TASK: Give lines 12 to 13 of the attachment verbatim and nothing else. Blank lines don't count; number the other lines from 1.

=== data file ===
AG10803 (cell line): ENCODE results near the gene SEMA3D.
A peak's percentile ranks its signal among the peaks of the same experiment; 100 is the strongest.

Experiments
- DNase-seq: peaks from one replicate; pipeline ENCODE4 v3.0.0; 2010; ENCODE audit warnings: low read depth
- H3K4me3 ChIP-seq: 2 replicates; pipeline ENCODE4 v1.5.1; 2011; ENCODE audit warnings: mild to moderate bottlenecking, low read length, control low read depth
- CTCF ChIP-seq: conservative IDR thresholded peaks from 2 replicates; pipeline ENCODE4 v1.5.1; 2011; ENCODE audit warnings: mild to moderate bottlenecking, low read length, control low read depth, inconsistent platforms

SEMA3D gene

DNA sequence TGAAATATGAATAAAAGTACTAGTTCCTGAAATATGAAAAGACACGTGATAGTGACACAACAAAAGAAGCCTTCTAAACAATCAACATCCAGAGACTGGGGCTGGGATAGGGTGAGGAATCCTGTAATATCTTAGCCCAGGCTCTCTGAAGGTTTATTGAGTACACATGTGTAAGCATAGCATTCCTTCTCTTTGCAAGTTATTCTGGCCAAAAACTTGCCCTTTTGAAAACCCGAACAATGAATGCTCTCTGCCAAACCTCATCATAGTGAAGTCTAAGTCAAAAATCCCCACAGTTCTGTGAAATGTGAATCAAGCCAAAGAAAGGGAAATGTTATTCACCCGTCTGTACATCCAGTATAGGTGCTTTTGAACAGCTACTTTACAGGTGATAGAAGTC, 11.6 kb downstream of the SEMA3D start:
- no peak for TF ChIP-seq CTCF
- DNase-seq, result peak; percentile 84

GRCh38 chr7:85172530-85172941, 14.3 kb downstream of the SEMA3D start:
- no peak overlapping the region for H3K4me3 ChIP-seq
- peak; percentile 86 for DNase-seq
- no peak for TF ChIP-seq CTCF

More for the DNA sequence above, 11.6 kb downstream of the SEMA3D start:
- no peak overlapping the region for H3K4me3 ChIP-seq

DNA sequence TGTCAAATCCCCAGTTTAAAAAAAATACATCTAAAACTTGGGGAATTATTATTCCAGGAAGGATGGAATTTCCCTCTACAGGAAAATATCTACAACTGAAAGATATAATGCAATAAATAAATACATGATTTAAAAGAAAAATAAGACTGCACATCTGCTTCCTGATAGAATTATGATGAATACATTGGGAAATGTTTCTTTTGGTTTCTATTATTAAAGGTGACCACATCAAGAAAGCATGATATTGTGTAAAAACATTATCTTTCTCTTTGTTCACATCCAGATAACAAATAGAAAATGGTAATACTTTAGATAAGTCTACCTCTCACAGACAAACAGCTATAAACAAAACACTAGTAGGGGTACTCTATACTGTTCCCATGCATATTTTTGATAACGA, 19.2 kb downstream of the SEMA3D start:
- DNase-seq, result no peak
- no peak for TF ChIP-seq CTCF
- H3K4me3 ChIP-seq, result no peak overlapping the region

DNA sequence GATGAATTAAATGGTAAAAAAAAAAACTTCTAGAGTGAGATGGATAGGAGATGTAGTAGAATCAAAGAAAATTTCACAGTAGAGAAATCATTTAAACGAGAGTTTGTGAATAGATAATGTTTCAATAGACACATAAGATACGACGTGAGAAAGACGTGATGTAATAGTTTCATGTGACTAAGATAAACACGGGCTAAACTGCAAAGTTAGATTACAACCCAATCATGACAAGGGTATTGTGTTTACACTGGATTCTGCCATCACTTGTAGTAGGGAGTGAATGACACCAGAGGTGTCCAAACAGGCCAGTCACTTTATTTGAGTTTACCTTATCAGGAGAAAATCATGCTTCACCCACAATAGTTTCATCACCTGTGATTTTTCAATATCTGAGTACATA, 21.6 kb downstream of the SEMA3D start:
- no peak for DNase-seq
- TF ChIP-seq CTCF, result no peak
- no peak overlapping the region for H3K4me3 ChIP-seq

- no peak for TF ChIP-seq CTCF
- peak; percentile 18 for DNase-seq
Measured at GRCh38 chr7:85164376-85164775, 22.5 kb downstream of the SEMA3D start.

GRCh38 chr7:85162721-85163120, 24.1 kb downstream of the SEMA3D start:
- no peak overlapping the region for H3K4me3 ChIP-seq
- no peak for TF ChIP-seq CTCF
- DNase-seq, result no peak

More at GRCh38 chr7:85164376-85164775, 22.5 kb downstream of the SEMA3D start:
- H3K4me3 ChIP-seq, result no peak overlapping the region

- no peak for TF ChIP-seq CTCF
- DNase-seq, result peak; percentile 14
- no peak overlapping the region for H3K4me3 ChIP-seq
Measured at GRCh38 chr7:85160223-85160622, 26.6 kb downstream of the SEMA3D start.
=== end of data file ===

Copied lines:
- no peak overlapping the region for H3K4me3 ChIP-seq
- peak; percentile 86 for DNase-seq